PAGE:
It gets me thinking what age we are currently in, in terms of fly fishing. I would have to limit myself to the local South African context here, since I am not qualified to comment on a global basis. (Actually I am not qualified to comment on anything)  But local is lekker. So let’s have a look at the theme or defining developments of local fly-fishing through recent decades.

From my perspective it goes something like this

1970’s:  Tackle came from Farlows in London. Everything had an overly British influence. I was a youngster, so I don’t really know what was going on, but I know that the Natal Fly Fishers Club was established in 1972, so there must have been some stirrings of local fly fishing comeraderie, and some awakening of the local scene. Jack Blackman’s name was on the lips of many a flyfisher here in KZN.

Books published that I remember, and still own: “Trout fishing in Natal” by Bob Crass; “Life in the Country” by Neville Nuttall; “Introducing fly fishing in South Africa” by John Beams; “Freshwater fishing in South Africa”  by Michael Salomon.

1980’s:  I fished myself silly in the eigthies…This fitted in from my high school days to the end of my varsity and army times.  Fly fishing seemed to be in a big growth phase here in KZN, certainly in terms of public accessibility. Anton Smith reminded me that a lot of farm dams were built at this time, so stillwaters really came on the scene.  Roger Baert brought in the first float tube. The fly-Fisherman shop (the first specialist fly shop in Africa!) opened in Pietermaritzburg. The American influence really started to come in strongly. Tom Sutcliffe’s first book was published (after the newspaper articles that preceded that). The first fly magazine started. Tom Sutcliffe and others got us all going on upstream dry fly and nymphs. It seemed to be “heydays” stuff, even then. 

1984 (2 of 6)

Books:  “Trout on the veld” by Malcolm Meintjies; “My way with a Trout” by Tom Sutcliffe; “Flies and flyfishing in South Africa”, by Jack Blackman; “Trout in South Africa” , by Bob Crass.

1990’s:  Perhaps it was Tom Sutcliffe moving to the Cape and continuing to write and publish that  did it. I don’t know, but we in KZN became aware of the Western Cape, and its fast flowing streams, and for my part this decade saw a swing away from the very much stillwater focus here in KZN towards streams. Having said that, I was rearing kids, and some years I fished as little as once a month, and while I dreamed rivers, mnany of those days were in fact stillwater days. Graphite rods, having been introduced in the eighties now became the affordable norm.  Later in the decade  the Eastern Cape Highlands were opened up to me as a destination for us KZN anglers.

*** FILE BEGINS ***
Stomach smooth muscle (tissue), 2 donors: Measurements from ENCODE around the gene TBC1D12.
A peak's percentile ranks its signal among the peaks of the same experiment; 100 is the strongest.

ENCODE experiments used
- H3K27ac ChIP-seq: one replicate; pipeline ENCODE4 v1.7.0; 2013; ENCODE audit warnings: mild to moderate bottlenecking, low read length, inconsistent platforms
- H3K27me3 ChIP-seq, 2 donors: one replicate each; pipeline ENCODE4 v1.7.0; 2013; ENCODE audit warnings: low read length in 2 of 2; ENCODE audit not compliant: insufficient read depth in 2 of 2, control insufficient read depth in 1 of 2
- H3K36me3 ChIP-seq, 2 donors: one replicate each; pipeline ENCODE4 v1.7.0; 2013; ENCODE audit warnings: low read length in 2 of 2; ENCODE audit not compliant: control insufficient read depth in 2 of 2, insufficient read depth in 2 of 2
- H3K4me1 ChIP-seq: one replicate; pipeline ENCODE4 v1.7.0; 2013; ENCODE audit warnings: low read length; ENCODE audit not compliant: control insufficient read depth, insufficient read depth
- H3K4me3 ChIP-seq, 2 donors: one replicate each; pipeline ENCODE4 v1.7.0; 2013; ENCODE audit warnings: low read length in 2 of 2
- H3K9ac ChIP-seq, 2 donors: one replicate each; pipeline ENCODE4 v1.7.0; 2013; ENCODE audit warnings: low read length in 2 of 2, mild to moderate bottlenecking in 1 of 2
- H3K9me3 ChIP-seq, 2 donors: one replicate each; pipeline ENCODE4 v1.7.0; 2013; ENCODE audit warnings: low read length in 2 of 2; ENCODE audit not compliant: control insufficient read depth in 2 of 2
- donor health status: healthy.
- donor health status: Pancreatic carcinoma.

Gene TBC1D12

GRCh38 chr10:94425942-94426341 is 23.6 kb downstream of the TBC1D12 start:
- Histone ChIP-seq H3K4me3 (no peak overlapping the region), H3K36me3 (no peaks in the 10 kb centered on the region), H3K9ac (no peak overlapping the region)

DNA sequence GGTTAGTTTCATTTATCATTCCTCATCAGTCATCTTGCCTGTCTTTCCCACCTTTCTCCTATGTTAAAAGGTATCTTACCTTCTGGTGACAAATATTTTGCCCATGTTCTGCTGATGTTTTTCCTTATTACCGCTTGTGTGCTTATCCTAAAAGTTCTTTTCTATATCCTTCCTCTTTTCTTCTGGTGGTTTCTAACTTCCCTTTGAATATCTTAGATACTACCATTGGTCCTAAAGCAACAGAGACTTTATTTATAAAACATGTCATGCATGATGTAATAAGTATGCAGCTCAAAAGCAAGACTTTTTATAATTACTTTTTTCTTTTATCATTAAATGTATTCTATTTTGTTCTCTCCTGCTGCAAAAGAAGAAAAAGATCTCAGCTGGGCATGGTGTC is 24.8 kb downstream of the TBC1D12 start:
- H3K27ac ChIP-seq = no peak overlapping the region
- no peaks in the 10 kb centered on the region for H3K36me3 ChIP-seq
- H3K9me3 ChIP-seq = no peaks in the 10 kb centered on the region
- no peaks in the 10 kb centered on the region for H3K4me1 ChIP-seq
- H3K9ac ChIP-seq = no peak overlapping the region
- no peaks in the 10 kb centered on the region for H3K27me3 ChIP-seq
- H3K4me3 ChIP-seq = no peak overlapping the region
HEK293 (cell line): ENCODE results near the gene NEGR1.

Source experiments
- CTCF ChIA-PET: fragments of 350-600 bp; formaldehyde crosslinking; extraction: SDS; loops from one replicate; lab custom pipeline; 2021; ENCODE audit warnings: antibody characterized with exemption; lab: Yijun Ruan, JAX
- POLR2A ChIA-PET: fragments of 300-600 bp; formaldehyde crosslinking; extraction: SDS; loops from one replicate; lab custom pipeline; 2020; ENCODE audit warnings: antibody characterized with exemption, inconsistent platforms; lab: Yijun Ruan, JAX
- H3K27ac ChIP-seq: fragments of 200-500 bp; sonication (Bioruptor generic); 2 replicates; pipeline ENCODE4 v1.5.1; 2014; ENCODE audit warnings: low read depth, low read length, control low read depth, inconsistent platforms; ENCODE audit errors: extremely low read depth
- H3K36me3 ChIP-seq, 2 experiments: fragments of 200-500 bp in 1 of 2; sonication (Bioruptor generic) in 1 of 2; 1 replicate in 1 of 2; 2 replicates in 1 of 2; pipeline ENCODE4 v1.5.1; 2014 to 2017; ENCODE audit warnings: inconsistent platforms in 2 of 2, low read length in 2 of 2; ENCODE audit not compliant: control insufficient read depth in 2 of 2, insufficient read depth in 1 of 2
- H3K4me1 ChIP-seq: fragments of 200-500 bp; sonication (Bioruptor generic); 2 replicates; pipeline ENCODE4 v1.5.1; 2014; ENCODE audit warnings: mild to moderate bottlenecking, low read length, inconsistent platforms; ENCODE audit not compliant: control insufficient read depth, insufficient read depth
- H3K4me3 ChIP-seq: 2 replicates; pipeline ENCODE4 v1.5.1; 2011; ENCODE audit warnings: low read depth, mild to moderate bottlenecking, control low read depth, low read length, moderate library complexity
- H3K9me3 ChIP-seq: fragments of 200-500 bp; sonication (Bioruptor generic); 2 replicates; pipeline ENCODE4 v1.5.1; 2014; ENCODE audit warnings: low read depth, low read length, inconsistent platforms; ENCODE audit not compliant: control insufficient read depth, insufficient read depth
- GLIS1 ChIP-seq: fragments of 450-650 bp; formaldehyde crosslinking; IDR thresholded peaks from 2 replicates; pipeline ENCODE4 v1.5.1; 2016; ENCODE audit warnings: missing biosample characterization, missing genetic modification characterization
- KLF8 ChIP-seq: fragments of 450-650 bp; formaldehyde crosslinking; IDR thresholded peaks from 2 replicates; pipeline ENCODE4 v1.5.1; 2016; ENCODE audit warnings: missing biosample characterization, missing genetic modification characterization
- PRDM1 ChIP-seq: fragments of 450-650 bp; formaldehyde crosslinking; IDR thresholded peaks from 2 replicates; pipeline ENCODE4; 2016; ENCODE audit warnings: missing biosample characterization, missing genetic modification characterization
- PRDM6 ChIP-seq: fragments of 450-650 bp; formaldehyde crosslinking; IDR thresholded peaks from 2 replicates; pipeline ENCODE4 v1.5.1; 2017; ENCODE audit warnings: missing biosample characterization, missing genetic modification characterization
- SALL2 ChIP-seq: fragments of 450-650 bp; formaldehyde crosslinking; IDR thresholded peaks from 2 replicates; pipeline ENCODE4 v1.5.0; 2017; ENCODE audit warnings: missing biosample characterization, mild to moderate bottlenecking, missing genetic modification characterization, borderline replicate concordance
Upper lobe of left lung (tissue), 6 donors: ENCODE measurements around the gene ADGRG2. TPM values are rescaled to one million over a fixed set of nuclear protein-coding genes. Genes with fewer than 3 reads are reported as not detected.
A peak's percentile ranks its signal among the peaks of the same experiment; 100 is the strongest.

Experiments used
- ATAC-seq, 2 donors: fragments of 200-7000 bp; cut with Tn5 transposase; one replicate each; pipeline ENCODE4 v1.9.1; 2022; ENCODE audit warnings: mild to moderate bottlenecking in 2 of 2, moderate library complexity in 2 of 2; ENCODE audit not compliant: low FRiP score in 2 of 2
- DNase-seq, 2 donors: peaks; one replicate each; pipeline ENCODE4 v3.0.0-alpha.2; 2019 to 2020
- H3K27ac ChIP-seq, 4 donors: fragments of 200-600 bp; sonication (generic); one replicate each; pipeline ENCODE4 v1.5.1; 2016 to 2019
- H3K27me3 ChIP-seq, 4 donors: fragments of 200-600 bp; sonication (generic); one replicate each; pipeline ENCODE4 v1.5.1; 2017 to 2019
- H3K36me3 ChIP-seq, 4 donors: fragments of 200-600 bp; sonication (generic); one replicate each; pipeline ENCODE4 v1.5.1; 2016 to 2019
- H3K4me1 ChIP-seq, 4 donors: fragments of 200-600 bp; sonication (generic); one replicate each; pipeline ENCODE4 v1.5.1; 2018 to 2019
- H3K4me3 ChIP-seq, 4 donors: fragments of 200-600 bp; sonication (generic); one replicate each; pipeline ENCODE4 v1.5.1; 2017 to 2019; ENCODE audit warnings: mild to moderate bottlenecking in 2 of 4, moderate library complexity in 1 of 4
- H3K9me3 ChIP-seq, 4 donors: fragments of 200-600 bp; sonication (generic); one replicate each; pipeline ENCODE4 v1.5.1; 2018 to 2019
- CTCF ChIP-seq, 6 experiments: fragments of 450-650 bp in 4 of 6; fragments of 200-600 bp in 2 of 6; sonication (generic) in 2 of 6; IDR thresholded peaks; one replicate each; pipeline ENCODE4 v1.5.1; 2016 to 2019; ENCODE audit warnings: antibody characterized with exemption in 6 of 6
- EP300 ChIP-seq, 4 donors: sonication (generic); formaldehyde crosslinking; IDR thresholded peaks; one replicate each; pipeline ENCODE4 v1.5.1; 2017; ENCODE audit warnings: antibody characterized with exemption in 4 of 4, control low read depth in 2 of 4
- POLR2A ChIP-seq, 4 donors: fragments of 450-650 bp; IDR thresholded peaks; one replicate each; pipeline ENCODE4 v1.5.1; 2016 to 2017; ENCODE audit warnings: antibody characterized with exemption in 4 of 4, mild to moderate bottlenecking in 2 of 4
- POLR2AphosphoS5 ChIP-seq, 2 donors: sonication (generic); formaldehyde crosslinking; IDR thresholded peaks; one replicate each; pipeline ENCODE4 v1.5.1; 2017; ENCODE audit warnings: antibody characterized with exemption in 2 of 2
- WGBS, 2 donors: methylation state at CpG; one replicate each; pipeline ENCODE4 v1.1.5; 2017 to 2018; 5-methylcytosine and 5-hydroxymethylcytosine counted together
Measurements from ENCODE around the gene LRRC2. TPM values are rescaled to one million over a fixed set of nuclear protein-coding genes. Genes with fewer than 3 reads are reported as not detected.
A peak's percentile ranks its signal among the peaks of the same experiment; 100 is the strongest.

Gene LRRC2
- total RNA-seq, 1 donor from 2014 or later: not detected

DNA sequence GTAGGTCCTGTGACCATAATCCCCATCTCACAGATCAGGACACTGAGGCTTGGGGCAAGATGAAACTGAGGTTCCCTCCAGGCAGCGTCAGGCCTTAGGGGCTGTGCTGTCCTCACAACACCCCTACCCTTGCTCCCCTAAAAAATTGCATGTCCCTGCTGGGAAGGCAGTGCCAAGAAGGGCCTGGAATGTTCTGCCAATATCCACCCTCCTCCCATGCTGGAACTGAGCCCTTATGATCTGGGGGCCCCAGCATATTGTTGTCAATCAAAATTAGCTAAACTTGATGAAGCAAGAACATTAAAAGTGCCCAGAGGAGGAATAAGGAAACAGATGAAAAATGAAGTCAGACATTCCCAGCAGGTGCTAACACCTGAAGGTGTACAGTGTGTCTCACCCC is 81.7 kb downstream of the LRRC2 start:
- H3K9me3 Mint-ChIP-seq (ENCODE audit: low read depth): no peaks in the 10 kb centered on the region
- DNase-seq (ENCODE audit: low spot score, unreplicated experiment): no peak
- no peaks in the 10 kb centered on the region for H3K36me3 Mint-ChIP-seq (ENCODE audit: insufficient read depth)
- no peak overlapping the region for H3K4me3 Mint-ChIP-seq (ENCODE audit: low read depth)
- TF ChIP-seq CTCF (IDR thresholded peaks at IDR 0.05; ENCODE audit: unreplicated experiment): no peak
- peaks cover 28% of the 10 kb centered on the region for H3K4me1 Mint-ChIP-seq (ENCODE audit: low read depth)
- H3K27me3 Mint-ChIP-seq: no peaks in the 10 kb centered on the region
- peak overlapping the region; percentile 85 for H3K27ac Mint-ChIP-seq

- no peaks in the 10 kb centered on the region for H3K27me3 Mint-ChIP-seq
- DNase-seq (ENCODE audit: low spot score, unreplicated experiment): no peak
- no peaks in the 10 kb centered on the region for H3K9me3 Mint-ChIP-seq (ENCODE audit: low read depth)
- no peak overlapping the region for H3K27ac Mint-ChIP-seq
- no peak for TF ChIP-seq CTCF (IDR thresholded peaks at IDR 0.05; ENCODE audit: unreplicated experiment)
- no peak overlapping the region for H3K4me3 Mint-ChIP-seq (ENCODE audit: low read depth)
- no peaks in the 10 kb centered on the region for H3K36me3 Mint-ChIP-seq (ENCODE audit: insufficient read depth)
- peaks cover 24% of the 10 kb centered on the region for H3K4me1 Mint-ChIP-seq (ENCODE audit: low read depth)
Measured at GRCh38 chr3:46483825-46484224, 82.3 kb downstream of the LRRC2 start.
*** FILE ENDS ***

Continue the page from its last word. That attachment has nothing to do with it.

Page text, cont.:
Ndawana (1 of 2)

 

Books published:  “"Tom Sutcliffe’s “ Reflections on Flyfishing”; “Hooked on Rivers”, by Jolyon Nuttall; “SA Flyfishing handbook” by Dean Riphagen; “A Mean Mouthed, Hook Jawed , Son of a fish” by Wolf Avni.

2000’s: There seemed to be a big swing towards salt water fly fishing as well as fishing for other species beside Trout.  I vaguely remember that this is when Roger Baert told me that the Fly-fisherman shop was selling more saltwater rigs than anything else. I also think there was a drop off in the popularity of fly-fishing generally. Perhaps I should say it didn’t seem to be growing as fast as it had before. Conoeing and thereafter cycling became the rage.  The Flyfisherman shop sadly closed its doors here in KZN.

panorama welgemoed

Books published:  “Hunting Trout”, by Tom Sutcliffe; “Reflections on the river “by Andrew Levy; “Getaway guide to Fly-Fishing in South Africa”, by Nigel Dennis.

2010’s:  The current!  Firstly, it has to be labeled as the decade in which the “Trout wars” reached a pinnacle!  It also seems to be part of the information age. With facebook, and blogs, online magazines and e-books everywhere, there is almost information overload. On the positive side there is a great connectivity between fly-anglers. We have platforms to discuss and argue and meet one another.  Apart from the widespread information, it seems to me that this has sprung us onto the international stage, in that such media know no boundaries. As a result, fly fishing in South Africa is popping up in international groups, discussions, and books like never before.  Competitive angling seems to have come to the fore too.

I get a sense that the sport is in another major upswing!

nffc (2 of 2)